All on the board head into today’s election with largely the same state of mind: cautiously optimistic but ready to stay in campaign mode until the end.
Both Leslie Wachtel and Bob Jacobs were out with their supporters Monday evening, waving signs at the city’s major intersections, and Wachtel hosted phone banks with supporters at her home Monday and Tuesday night. Clifford Waldeck, meanwhile, juggled his day-job responsibilities at Give Something Back with his own phone bank efforts.
“Having a full-time job kind of precludes somebody from full-time campaigning so I’m trying to strike that balance,” Waldeck said, noting that he’s be spending part of his day Tuesday at a parent-teacher conference for his daughter Carly, a Park School first grader. “But I’m cautiously optimistic.”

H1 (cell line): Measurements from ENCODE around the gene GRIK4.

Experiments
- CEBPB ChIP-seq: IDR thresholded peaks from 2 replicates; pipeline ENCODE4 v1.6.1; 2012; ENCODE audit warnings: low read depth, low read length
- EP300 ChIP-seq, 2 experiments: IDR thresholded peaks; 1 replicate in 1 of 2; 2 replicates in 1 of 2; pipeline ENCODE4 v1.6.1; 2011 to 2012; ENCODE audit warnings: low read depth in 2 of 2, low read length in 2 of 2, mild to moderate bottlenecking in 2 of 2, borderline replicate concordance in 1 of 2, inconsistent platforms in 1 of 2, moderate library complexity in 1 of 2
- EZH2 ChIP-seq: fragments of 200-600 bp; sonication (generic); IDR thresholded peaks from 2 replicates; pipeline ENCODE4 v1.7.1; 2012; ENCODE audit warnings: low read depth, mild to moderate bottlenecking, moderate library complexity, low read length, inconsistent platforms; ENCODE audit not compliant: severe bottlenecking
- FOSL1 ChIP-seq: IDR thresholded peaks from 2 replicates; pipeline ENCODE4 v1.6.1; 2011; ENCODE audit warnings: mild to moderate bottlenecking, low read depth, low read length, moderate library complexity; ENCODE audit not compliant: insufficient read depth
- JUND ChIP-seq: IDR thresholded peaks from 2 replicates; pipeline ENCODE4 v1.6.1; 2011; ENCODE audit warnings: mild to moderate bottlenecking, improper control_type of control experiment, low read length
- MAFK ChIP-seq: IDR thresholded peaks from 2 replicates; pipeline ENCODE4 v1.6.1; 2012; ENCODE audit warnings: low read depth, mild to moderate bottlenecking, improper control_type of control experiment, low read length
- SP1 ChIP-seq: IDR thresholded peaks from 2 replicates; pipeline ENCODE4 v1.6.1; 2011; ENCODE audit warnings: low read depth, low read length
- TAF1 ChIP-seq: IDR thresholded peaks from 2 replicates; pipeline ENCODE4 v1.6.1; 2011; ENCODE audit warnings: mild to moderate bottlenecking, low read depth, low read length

Having secured endorsements from some-600 local residents, Wachtel said she continued to focus on get-out-the-vote efforts, as early voting in the race has been light, she said. Wachtel waved campaign signs with supporters in front of the Redwoods at Camino Alto and Miller Avenue.
“I’m hopeful but you can never really know until the votes come in,” she said. “I’m optimistic and I’m excited about getting the chance to do this job.”
Jacobs, who taught science at for 19 years, said he was drawing on his huge network of former students.
“It’s very tough but I really feel very confident at this point,” he said. “And there are some funny indicators that give me reason to be optimistic.”
Jacobs, who waved campaign signs with a small group of supporters at East Blithedale and Camino Alto late Monday, said he’s had several former students reach out to him, including one now living in Paris and one in the Cayman Islands, who said they’ve garnered votes for him from Mill Valley residents.
“This is becoming an international effort of sorts,” he said.
The 411: Polls are open Tuesday, Nov. 8 from 7 a.m. to 8 p.m. Visit the Marin County Registrar of Voters’ website to find your polling place.